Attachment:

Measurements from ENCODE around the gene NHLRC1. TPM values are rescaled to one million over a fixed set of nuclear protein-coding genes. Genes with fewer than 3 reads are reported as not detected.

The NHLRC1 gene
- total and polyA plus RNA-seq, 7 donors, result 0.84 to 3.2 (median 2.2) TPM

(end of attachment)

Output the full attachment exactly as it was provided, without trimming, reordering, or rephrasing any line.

Measurements from ENCODE around the gene NHLRC1. TPM values are rescaled to one million over a fixed set of nuclear protein-coding genes. Genes with fewer than 3 reads are reported as not detected.

The NHLRC1 gene
- total and polyA plus RNA-seq, 7 donors, result 0.84 to 3.2 (median 2.2) TPM